Leonard Zwelling

I am happy to have you correct me, but I thought that the latest data demonstrated that the only masks that really make a difference in stopping the spread of Covid or protecting the uninfected wearer are N95 masks. The vast majority of the masks that I saw on the airplanes to and from Hawai’i were not N95 masks. So, what the heck are we really doing? Is anyone really protecting themselves or anyone else by wearing a non-N95 mask?

Now, a Florida judge struck down the federal (CDC) mask order on public transportation. I really don’t know whether or not this is a good idea, but I am a little concerned that the immunocompromised and the unvaccinated young are being placed at higher risk if the mask mandate is lifted—IF the masks that most people use really work at all. I know the ones below the nose don’t. I know the cloth ones don’t. I know the flimsy ones that do not seal around the face don’t.

In response to the order from the Florida judge, the Department of Justice is looking to reverse the judge’s decision, not so much because anything is likely to change on the airlines, but because it sets an awful precedent should a new pandemic arise and the CDC, responsible for America’s public health, cannot institute requisite mandates for safety like masking (with ones that actually work this time).

What’s the real problem?

The real problem is that the government is not trusted because it constantly changes the information it broadcasts and people require specific and well-founded instructions on how to behave during such a pandemic. I understand science changes and thus the recommendations of government officials might change, but reality says that people need to know what to do and why and the information needs to be clear, science-based, and not politically-influenced.

This latest case may well wind up in front of the Supreme Court because it goes directly to what powers the federal government has, specifically the Executive Branch. I am assuming that the Executive Branch of the government that includes the CDC derives its power from the Constitution, but exactly what can the Executive Branch do? The powers of Congress are enumerated in Article 1, Section 8. But what are the exact powers of the President besides making appointments, making war, and offering pardons? Not so clear to my reading of the Constitution. Much of the power of the Executive Branch seems to derive from precedent and that precedent was just challenged by the Florida judge. The Executive Branch is unhappy with that ruling and now will protest it. This may wind up on the docket of the Supreme Court.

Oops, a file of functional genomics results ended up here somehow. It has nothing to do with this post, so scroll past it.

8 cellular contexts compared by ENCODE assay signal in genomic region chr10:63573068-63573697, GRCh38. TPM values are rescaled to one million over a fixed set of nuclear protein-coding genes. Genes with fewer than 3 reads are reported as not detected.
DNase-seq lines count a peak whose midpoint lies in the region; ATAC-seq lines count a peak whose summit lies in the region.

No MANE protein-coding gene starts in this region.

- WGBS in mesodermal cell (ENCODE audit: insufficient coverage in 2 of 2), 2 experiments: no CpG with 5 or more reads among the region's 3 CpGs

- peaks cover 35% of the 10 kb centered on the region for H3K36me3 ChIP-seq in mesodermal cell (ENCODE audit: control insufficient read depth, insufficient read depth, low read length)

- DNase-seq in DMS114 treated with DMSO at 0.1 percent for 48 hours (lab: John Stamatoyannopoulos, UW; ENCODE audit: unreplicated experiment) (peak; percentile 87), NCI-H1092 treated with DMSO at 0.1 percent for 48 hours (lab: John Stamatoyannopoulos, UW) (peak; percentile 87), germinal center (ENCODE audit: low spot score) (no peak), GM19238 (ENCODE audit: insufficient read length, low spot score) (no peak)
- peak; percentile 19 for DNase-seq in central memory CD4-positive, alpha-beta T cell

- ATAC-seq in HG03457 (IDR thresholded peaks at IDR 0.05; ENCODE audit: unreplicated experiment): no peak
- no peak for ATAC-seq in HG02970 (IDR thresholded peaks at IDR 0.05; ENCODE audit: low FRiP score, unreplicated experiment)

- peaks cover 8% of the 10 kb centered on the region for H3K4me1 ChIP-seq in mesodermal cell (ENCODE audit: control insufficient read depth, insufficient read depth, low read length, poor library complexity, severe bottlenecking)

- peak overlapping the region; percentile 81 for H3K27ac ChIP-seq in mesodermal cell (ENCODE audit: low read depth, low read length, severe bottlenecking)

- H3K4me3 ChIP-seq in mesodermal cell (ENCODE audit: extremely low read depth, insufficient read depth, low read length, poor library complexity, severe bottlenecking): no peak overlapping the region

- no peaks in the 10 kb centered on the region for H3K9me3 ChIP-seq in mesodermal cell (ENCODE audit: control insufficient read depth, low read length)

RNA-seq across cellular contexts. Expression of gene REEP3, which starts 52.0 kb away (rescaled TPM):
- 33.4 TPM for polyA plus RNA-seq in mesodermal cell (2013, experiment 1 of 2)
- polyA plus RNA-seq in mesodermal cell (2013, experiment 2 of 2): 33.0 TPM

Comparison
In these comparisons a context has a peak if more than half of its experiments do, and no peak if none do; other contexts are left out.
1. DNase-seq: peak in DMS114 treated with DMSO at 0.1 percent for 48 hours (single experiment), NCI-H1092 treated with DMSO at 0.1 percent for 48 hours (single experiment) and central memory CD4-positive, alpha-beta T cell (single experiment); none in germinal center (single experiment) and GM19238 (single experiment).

Of course, Congress could grant the CDC the power under Article 1, Section 8, clause 3 (regulation of interstate commerce) or clause 18 (“To make all laws which shall be necessary and proper for carrying into execution the foregoing powers”), but my guess is that the CDC thinks it already has that power. But this article is not so sure:

Meanwhile, it is probably worth the time of the Congress to determine who is in charge of pandemic response in the United States, From where that entity derives its Constitutional authority, what its true powers are, and who the final arbiter of any order deriving from that entity might be. Now is the time to sort all of this out. I have not the slightest belief that this will occur, but you have to admit, it’s a good idea.

Probably, as with ObamaCare, abortion, gay marriage and forcing people to make wedding cakes, this will probably be one for the Supreme Court, because Congress won’t do its job. So, do we really have a representative democracy or an oligarchy consisting of five men and four women?


What else is new?

2 thoughts on “Masks”

  1. The real problem may be one of collective responsibility. Those who have COVID symptoms need to avoid the vulnerable, but perhaps they are not. Some Americans seem so self-centered on their own convenience with little or no genuine concern for others. It’s been an eroding attitude for years.
    What impresses me about the Ukrainians is their collective responsibility for one another. We have a lot to learn by observing their behavior.

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